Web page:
What are Allergies?
Allergies (general) are a very common condition around the world.
The general symptoms of generalized allergies are:
- Itchy eyes
- Watery eyes
- Itchy skin
- Congested nose
- Possible wheezing
- Localized or widespread rash
Most allergies are considered seasonal and are the result of exposure to seasonal items, such as:
- Pet dander
What are the Symptoms of Allergies?
The symptoms a person experiences greatly depends on the allergen and how severe their personal histamine reaction is. The reaction could be mild, moderate, or severe.
- Localized rash
- Mild congestion
Mild allergic reactions are usually localized. In general, they do not spread to any other part of the body.
A moderate reaction is usually worse than a mild one. The symptoms from a moderate reaction can spread to other parts of the body, but are not life threatening. The symptoms may include:
- Widespread itching
- Difficulty breathing
A severe allergic reaction is rare. Usually, one of the symptoms of this condition is anaphylaxis. Anaphylaxis is a life-threatening emergency. The reaction is almost always sudden or occurs within minutes of coming into contact with an allergen and can quickly become more serious. Symptoms of a severe allergic reaction include:
- Facial itching
- Eye itching
- Different degrees of swelling inside the mouth, throat and tongue. These symptoms usually make swallowing and breathing difficult or impossible.
- Hives of various sizes
- Pain in the abdomen
- Cramps in the abdomen and muscles
- Vomiting, possibly violent
- Mental confusion
Allergies are caused when your body’s defense system mistakes an innocent substance, such as pollen, as an attacker invading your body. When your immune system detects the substance, it produces antibodies to fight the allergen. When you are re-exposed to the allergen, these same antibodies will turn on mast cells which release chemicals like histamine that will trigger allergy symptoms.
There are many common substances that can cause an allergic reaction including:
- Latex or other materials that can cause skin reactions
- Bee or wasp stings
- Various foods such as seafood, eggs, peanuts, and milk
- Medicines such as penicillin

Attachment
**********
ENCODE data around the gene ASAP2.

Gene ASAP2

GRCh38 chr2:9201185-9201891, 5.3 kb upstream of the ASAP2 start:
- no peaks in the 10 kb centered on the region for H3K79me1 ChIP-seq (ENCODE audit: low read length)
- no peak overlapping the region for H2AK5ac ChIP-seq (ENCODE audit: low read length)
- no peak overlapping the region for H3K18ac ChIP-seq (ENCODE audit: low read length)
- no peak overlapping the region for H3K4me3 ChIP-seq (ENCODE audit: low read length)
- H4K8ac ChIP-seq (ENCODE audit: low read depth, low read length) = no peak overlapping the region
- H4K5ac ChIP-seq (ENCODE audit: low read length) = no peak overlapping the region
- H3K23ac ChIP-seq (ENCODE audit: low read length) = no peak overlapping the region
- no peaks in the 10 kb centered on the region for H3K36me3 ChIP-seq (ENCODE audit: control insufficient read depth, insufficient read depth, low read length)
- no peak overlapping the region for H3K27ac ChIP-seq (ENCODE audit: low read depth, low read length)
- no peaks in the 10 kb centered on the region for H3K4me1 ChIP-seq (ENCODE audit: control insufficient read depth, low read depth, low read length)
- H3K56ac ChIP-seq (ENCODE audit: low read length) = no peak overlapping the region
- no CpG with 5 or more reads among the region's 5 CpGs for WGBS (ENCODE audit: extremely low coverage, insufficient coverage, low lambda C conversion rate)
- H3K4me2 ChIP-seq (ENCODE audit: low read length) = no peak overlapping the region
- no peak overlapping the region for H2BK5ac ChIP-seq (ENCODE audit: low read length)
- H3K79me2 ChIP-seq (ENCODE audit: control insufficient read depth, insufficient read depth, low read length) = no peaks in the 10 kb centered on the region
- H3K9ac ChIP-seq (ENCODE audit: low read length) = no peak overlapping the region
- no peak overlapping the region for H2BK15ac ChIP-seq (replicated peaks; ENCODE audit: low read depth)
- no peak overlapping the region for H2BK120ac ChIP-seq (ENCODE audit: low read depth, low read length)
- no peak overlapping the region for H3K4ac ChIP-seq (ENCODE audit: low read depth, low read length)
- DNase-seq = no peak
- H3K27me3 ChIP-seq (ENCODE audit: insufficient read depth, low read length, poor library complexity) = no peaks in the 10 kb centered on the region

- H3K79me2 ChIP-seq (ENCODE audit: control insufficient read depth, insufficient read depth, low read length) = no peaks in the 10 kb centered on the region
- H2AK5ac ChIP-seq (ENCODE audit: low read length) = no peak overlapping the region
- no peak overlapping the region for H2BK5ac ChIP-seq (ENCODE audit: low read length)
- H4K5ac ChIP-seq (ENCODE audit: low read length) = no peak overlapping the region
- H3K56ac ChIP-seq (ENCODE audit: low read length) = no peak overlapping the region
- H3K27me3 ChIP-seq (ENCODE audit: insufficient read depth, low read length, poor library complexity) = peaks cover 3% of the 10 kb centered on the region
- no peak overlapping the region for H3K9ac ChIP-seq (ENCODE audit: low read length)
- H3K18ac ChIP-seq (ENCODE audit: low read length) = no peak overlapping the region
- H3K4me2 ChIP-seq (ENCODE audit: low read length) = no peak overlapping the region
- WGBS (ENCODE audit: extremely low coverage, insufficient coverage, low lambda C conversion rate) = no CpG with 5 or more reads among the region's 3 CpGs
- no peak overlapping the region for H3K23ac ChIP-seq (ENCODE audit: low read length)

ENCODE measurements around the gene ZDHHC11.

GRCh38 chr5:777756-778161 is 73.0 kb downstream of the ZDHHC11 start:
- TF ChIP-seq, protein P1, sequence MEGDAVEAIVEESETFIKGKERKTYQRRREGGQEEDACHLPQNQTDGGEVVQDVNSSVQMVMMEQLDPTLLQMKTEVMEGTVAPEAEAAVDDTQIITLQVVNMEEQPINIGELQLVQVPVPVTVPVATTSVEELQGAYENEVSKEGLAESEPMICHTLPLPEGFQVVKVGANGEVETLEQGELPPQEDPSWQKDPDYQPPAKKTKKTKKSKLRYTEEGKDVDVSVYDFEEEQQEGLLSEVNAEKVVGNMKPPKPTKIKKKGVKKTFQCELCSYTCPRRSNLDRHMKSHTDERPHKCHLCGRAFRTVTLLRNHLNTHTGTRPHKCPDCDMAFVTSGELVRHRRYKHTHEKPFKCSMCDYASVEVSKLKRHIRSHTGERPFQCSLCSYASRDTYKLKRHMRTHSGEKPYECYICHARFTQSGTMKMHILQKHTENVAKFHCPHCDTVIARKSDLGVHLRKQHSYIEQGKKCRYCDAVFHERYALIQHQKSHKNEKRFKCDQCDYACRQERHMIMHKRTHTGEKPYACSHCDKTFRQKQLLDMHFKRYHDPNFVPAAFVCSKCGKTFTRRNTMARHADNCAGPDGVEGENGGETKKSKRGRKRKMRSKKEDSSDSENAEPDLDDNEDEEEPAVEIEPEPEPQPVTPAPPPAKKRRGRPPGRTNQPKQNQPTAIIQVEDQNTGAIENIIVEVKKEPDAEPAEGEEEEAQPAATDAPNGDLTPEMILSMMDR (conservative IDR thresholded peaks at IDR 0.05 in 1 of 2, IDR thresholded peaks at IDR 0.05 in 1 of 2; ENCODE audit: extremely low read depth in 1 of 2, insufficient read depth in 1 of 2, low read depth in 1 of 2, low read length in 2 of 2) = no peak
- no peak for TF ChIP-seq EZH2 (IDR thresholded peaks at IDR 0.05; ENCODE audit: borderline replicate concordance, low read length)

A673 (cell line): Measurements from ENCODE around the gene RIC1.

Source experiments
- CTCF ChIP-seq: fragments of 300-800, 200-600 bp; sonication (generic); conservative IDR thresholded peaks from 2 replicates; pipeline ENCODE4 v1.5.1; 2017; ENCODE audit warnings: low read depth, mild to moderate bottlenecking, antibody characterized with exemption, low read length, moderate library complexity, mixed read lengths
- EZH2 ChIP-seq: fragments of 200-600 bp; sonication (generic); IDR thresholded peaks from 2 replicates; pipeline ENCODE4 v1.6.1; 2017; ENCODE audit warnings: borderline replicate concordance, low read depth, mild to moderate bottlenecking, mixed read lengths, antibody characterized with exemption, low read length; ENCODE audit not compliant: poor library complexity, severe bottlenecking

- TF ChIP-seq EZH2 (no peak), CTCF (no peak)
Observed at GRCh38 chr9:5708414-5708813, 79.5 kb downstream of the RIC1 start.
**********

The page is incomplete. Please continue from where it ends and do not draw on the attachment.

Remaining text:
- Airborne substances such as dust mites, animal dander and pollen
Risk factors which make it more likely for you to develop allergies include the following:
- Age (younger people tend to develop allergies more frequently)
- Asthmatic condition
- A family history of allergies or asthma
- dIf your immune system is weak and you come in contact with an allergen, you are more likely to develop an allergy
There are several steps you can take to prevent allergic reactions.
How are Allergies Treated?
The treatment used for allergies will greatly depend on the type of allergy you have and the severity of your allergy. Before your doctor recommends a course of treatment, they will most likely order an allergy test. This involves using a labeled grid to make a small scratch on your back to determine everything you are allergic to and how severe your reaction to the irritant is.
- Over the counter allergy medications
- Prescription medications
- Anticholinergic Nasal Sprays
- Steroid nasal sprays
- Eye drops
- Leukotriene inhibitors
- Mast Cell Inhibitors
- Allergy Shots
- Skin Allergies
- Auto-injectors, such as an EpiPen or similar type medication. Possibly epinephrine if your allergy is severe enough.
There are many ways to prevent allergies, through medication and natural methods.
The following are a few of the steps you can take to avoid suffering from allergies:
- Stay tuned to the news and the weather for allergen reports. Stay indoors if possible to avoid coming into contact with substances such as pollen.
- If you do go outside, wear a filter mast over your nose and mouth to prevent breathing in substances that can trigger your allergies.
- Pollen tends to stick in the nose cavity. Clean your nose out with a saline solution to prevent breathing in too much of the allergen.
- Be sure to take a shower after you’ve been outside to wash off any allergens that may stick to your skin or hair.
- Take an antihistamine before heading out in the morning. You can get antihistamine medications from the drug store or by prescription.
- You can get shots containing your allergen from your doctor. You will typically need to get 1-2 shots per week for several months to gradually eliminate the allergy.